A census would be the perfect ribbon to cut to celebrate when the plague is under control. I can't see it being viable until 2022.

    Problem with 2022 is that then it's too late to prevent the 2020 fake census from controlling the district boundaries. Population of California = 25 people and 2 goats.

    "That is cool" - Abraham Lincoln
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  • MrMonroeMrMonroe Registered User regular
    ... also running a census is a nice job stimulus

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  • HappylilElfHappylilElf Registered User regular
    MrMonroe wrote: »
    ... also running a census is a nice job stimulus

    Yeah I'd actually be really down with a law passing that basically said "The Census is now an ongoing project that will be prepared and organized starting any year ending in a 4 or 9, conducted during any year ending in a 5 or 0, properly checked and analyzed during any year ending in 6 or 1, and finally redistricting must then be finalized prior to the end of any year ending in a 7 or 2."

  • AntinumericAntinumeric Registered User regular
    MrMonroe wrote: »
    ... also running a census is a nice job stimulus

    Yeah I'd actually be really down with a law passing that basically said "The Census is now an ongoing project that will be prepared and organized starting any year ending in a 4 or 9, conducted during any year ending in a 5 or 0, properly checked and analyzed during any year ending in 6 or 1, and finally redistricting must then be finalized prior to the end of any year ending in a 7 or 2."

    You didn't make sure those were consecutive years. Guess we can sit on these results for five more years.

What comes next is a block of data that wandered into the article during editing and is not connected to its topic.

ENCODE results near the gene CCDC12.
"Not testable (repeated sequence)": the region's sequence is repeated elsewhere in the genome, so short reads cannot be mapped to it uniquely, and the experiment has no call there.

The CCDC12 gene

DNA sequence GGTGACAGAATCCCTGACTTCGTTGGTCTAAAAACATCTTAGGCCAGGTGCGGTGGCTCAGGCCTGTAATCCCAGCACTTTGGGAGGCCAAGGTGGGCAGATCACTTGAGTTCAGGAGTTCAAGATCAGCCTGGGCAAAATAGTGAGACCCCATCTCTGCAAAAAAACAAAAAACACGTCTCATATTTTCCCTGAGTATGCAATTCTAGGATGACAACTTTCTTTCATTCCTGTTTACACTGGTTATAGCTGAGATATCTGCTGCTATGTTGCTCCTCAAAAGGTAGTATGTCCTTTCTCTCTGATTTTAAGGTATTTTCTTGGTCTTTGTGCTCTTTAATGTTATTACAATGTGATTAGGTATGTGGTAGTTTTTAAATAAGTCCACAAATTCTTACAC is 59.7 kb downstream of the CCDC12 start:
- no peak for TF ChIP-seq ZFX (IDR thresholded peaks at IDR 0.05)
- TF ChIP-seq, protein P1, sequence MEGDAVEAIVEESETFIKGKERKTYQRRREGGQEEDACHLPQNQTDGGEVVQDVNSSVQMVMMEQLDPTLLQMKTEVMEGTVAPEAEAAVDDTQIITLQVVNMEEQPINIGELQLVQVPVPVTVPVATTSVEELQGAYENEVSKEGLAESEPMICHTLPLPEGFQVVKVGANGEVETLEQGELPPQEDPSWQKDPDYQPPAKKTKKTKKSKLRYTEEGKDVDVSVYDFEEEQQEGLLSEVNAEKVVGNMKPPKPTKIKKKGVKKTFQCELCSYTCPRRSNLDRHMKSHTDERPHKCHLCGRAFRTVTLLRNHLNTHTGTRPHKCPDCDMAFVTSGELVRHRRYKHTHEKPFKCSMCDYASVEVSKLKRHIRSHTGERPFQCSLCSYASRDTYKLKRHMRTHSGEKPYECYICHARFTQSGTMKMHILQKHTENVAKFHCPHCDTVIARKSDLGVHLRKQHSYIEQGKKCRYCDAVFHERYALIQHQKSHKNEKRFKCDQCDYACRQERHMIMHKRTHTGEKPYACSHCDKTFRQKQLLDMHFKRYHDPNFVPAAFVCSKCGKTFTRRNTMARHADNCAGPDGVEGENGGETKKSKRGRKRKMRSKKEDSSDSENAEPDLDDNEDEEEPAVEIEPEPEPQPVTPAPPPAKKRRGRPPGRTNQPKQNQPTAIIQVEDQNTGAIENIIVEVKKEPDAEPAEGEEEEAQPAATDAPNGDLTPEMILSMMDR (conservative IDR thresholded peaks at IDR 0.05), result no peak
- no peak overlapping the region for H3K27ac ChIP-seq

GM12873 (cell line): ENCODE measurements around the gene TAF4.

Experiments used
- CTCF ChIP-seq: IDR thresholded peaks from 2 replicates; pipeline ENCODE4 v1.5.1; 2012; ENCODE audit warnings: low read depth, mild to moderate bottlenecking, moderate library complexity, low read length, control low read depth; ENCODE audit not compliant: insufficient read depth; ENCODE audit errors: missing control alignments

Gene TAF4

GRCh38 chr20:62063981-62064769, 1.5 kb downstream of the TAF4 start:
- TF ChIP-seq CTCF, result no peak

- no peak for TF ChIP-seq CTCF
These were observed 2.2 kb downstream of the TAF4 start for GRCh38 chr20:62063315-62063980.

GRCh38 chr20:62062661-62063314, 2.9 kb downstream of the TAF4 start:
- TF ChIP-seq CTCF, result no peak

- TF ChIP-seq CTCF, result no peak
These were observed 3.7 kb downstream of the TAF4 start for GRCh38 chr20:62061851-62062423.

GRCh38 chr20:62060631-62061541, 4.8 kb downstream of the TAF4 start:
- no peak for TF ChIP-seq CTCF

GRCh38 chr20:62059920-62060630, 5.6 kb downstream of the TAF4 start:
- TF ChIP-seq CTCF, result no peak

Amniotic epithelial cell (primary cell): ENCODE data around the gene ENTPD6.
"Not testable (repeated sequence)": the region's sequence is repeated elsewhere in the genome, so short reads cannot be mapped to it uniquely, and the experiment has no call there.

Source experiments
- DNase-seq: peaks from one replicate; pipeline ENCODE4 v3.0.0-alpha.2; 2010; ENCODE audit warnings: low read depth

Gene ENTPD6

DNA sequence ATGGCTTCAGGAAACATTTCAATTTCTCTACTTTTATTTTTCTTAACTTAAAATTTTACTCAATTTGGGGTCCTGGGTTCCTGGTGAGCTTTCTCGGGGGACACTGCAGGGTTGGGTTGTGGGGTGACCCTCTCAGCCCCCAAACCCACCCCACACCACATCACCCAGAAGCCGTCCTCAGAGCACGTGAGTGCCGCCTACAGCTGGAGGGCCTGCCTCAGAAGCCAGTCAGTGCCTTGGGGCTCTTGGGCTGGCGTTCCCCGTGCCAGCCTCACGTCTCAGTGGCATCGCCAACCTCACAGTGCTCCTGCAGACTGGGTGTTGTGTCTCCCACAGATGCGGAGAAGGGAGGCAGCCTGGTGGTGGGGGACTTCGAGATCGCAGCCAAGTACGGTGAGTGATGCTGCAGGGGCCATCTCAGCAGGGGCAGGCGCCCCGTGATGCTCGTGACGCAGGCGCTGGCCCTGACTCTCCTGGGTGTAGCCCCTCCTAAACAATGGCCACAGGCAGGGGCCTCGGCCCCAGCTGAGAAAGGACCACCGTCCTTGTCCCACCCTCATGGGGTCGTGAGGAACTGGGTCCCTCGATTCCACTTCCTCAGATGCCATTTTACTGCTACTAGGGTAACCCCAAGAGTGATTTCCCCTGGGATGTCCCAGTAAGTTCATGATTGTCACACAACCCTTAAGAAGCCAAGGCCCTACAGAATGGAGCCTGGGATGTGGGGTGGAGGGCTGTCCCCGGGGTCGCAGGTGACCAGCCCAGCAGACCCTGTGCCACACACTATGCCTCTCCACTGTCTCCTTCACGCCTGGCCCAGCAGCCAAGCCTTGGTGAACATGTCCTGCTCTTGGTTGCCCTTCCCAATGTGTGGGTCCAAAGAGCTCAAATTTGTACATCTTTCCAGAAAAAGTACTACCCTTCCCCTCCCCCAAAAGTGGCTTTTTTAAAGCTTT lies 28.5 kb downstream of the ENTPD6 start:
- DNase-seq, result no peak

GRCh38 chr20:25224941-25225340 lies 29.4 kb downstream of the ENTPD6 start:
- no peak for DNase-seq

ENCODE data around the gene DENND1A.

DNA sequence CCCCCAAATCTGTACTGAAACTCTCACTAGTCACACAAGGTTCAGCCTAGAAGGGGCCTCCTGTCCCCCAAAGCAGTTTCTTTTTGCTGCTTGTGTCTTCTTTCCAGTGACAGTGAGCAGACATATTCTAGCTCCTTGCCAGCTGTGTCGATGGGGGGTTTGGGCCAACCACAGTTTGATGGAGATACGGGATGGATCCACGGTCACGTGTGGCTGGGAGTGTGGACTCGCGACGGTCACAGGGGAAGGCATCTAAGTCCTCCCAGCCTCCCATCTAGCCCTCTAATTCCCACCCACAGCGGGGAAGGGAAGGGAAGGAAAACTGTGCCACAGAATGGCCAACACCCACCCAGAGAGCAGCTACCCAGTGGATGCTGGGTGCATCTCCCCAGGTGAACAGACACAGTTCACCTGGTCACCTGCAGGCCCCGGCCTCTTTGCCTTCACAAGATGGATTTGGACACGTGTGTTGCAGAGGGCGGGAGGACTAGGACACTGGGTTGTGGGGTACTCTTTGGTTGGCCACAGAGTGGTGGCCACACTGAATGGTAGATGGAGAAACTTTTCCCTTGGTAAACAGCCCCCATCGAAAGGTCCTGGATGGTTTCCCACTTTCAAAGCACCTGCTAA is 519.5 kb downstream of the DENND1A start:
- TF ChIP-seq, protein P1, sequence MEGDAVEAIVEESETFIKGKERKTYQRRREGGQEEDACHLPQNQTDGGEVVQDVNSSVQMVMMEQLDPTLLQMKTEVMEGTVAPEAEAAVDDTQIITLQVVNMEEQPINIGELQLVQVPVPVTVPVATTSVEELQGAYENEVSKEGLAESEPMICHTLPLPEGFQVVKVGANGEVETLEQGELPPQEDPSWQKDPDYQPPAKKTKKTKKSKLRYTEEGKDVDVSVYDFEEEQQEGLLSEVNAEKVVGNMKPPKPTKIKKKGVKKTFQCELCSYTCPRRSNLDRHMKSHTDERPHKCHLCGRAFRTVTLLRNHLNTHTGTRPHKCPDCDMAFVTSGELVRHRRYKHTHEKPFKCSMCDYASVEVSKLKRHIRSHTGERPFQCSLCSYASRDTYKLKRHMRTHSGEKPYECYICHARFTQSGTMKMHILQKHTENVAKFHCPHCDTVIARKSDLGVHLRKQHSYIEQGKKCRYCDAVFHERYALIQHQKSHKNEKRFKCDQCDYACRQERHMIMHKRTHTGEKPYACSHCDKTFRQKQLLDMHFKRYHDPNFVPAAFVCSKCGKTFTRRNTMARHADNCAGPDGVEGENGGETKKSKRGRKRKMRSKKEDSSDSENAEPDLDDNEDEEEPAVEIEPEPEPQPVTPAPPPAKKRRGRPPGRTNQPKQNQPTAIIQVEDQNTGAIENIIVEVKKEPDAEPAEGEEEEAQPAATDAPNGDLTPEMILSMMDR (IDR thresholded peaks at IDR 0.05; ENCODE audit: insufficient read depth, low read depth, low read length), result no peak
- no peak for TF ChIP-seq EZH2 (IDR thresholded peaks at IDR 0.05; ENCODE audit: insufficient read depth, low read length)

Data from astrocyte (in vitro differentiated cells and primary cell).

You got to think like a weasel when writing laws. Not doing so gives you the Choose Your Own Interpretation of the constitution.

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  • JragghenJragghen Registered User regular
    edited October 17


    Supreme Court is taking up the case re: immigrants being persons.

    Tweeter is an NPR correspondent.

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  • DarkPrimusDarkPrimus premium Registered User regular
    Looking forward to an originalist decision where they count as 3/5 of a person

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  • TaramoorTaramoor Storyteller Registered User regular
    edited October 17
    DarkPrimus wrote: »
    Looking forward to an originalist decision where they count as 3/5 of a person

    I think that’s the plan, actually.

    Either that or just say they aren’t “Persons” at all so they don’t count for the census and literally have no rights at all.

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  • CouscousCouscous Registered User regular
    I see no good faith argument for it being constitutional to exclude noncitizens for apportionment purposes.

    So probably say it is fine because hacks

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  • DarkPrimusDarkPrimus premium Registered User regular
    The census is literally about counting every person who resides in the area. It very purposefully does not say anything about whether or not they are a legal citizen!

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  • enlightenedbumenlightenedbum Registered User regular
    Representatives and direct taxes shall be apportioned among the several states which may be included within this union, according to their respective numbers, which shall be determined by adding to the whole number of free persons, including those bound to service for a term of years, and excluding Indians not taxed, three fifths of all other Persons.